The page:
Red and the Wolf is a Red Riding Hood inspired story with an interesting twist throughout the book as well as the end. The struggles between the female protagonist's triangle between her lover and her grandmother was interesting as well. I would've liked to have seen more on what happened to the female protagonist in either a new chapter or an epilogue, but I guess the author wanted to leave the ending for readers to guess. Definitely a story for older readers and/or for those who like a quick read of the paranormal.
This entire review has been hidden because of spoilers.
This was a dark but fun (and very well-written) reworking of the Little Red Riding Hood story. Striking prose and Hungarian flavoring add an authenticity and believability that helps ground the familiar fantasy and make it feel more real. The characters are engaging and clearly drawn, the setting is well-defined and the plot is straight-forward but intriguing. Very enjoyable.
I liked the development of the story and interaction between the characters. I also liked the use of foreign words, it made the story sound a bit remote and it helped the development of the culture and world building.
One of the best point was that Vöröža is a misfit. In a way that's a bit cliché because a lot of heroines are misfits, but in this book it's done in a way that actually explain what is wrong with her and why people mistrust her, and aren't friends with her. It makes it different than the rest of the books where the heroine is a misfit because poor her nobody understands her.
Still there is two things that made me cringe. First, that's the child always growing in the dark. I don't know why it's so common for the parents (or grand-parents) to keep the child heritage or identity a secret. I know it makes it a lot easier to have everything go wrong but for exactly the same reason why would anyone hide the truth. Second, the lack of emotion in Vöröža at one particular moment which I won't disclose because spoiler. Everything after that goes so fast. I know it's a trigger but she should have cried and asked herself a lot more question.
Anyway, I was happy with the ending. I wish for another book to continue the story because I would love to see what Vöröža does next.
I always enjoy a different take on a fairy tale. The story of Red and the Wolf has been done many times, but this tale has an interesting twist. Red's Babushka is uppity, secretive and controlling. She and her granddaughter live in a cottage in the woods away from the village. Now that her granddaughter has turned sixteen, Babushka keeps her on a tight leash. Her weak explanations are unable to deter her granddaughter's pursuit of Juri, the woodcutter. In the end, her granddaughter's disobedience results in disaster.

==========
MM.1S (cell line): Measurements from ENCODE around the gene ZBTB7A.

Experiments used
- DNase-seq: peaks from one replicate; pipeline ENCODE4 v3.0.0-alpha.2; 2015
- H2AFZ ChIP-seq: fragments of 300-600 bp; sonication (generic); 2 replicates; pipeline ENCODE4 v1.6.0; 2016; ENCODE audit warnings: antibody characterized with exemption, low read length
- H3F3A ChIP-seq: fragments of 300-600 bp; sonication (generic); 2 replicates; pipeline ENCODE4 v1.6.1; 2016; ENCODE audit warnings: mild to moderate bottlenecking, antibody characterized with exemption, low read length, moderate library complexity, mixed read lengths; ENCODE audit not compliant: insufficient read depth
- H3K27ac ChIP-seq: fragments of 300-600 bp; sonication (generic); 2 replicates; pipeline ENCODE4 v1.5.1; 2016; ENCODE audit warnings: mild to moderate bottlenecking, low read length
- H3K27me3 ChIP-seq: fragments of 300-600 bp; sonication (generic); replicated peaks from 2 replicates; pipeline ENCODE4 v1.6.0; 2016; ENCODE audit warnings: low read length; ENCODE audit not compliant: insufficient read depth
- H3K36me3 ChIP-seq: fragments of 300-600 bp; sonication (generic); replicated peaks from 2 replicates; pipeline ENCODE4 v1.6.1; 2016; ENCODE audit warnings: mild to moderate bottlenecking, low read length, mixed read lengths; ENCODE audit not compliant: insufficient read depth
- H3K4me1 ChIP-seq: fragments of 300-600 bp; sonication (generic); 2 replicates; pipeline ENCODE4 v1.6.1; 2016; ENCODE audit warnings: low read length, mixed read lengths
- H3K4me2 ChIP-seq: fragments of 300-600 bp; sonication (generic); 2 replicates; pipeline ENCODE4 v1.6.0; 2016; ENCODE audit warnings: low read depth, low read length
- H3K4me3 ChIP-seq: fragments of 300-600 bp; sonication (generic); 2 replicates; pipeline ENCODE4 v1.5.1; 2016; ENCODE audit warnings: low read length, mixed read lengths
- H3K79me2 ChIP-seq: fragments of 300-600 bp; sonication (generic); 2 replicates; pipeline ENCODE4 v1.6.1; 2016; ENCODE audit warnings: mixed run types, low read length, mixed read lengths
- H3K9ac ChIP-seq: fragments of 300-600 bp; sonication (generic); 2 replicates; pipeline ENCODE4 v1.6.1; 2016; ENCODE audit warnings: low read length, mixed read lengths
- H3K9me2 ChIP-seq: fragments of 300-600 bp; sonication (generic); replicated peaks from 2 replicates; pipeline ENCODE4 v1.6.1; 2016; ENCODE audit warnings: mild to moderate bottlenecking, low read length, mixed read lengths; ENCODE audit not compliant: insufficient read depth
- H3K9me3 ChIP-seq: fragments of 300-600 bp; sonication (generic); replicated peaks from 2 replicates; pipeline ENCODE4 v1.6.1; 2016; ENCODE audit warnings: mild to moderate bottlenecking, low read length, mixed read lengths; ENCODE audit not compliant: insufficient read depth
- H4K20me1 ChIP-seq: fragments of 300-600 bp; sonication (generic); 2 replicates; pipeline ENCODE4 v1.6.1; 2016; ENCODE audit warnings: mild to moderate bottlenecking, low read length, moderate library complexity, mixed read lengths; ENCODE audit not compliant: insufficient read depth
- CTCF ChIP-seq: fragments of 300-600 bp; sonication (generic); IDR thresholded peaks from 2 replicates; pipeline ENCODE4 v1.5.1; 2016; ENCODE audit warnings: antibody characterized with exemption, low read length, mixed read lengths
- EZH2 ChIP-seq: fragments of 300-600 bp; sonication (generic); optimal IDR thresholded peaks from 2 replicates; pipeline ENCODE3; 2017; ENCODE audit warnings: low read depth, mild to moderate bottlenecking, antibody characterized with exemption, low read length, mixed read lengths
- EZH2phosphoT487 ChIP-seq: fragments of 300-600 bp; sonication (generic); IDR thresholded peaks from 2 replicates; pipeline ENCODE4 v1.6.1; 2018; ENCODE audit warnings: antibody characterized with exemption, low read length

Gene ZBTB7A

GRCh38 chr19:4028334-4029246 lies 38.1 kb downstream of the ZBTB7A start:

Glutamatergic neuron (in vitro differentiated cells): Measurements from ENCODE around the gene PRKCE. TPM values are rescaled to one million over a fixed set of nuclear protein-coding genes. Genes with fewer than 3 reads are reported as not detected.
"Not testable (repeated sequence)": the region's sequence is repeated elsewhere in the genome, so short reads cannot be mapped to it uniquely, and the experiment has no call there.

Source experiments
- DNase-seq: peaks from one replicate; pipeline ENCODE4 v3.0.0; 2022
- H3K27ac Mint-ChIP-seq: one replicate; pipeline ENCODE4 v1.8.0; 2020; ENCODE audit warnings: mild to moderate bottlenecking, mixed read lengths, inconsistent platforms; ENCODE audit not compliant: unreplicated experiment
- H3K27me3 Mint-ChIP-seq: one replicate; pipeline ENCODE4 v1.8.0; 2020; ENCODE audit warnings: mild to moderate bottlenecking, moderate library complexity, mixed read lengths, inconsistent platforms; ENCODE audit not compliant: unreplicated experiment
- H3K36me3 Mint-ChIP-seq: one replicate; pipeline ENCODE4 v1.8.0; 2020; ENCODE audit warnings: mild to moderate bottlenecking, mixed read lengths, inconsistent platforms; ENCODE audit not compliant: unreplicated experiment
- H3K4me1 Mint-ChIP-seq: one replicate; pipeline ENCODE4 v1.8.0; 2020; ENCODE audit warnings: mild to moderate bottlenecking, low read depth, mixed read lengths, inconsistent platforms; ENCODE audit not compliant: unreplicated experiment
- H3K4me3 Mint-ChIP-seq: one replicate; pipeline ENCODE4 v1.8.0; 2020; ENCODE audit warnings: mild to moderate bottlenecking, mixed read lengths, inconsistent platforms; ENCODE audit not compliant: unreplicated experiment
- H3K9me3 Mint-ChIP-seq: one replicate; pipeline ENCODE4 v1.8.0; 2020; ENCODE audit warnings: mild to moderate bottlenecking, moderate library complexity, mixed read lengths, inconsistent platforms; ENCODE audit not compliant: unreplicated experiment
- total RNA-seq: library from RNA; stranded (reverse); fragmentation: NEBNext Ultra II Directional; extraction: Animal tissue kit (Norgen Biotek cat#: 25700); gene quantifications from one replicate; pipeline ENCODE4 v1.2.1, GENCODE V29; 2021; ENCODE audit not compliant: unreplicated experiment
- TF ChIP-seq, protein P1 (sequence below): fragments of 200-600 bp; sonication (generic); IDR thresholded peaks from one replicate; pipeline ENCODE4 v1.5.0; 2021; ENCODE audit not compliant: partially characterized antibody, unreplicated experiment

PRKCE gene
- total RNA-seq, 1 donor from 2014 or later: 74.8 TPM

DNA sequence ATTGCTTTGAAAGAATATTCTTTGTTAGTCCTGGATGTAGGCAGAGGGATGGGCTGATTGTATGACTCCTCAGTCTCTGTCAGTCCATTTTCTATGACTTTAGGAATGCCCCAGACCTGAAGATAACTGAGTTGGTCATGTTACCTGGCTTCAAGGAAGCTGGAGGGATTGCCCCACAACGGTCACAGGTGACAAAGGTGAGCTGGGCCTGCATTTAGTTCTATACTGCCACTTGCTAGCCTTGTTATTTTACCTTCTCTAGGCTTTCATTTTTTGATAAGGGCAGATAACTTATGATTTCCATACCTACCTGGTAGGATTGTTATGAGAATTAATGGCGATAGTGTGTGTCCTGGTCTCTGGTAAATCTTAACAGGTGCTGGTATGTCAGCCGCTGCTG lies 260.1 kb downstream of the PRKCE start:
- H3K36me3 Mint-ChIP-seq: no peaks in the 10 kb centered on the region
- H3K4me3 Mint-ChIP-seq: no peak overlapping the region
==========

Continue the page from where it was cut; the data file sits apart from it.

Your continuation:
There were places where the story seemed to jump around from one setting or character to another, which made it a little hard to follow at first. Once I caught on to the author's writing style, it became easier to follow. I really enjoyed the story, but there were a lot of questions about Red and her Babushka that were left unanswered. It left me wanting to know more.
I have a love of Fairy Tales so I was really excited to have the opportunity to read this novella. Unfortunately, I wasn't a huge fan of it. I tend to like stories where I am connected to the character. I really didn't feel connected to any of the characters nor did the story hold my attention.
The writing was good, but the twist in the story was extremely predictable and was a little disappointing.
Ultimately, I'm giving this 2 stars. The writing was good but the story missed the mark for me.
Note: I received a copy of this story in exchange for an unbiased review.
I love a good fairy tale retelling, and I thought this one was a nice addition to the genre. I really enjoyed the visions the author painted with her descriptions, and I liked that the deeper, darker historical tones of this (kind of twisted, when you think about it) bedtime story were enriched and enhanced. And, well, her grandmother has been updated to kind of a badass. The lovely language alone is worth a few pages of your time.
*I received this book in exchange for an honest review.*
It's little to short. Fairytale go dark. I like writing and beautiful description in the beginning. You can see there is talented writer. Maybe too much rush to finish story so I didn't connect with characters. They seem little flat. I like world and idea and especially originality. It's good but I think it can be much better. I will read the other books off this author if there is any.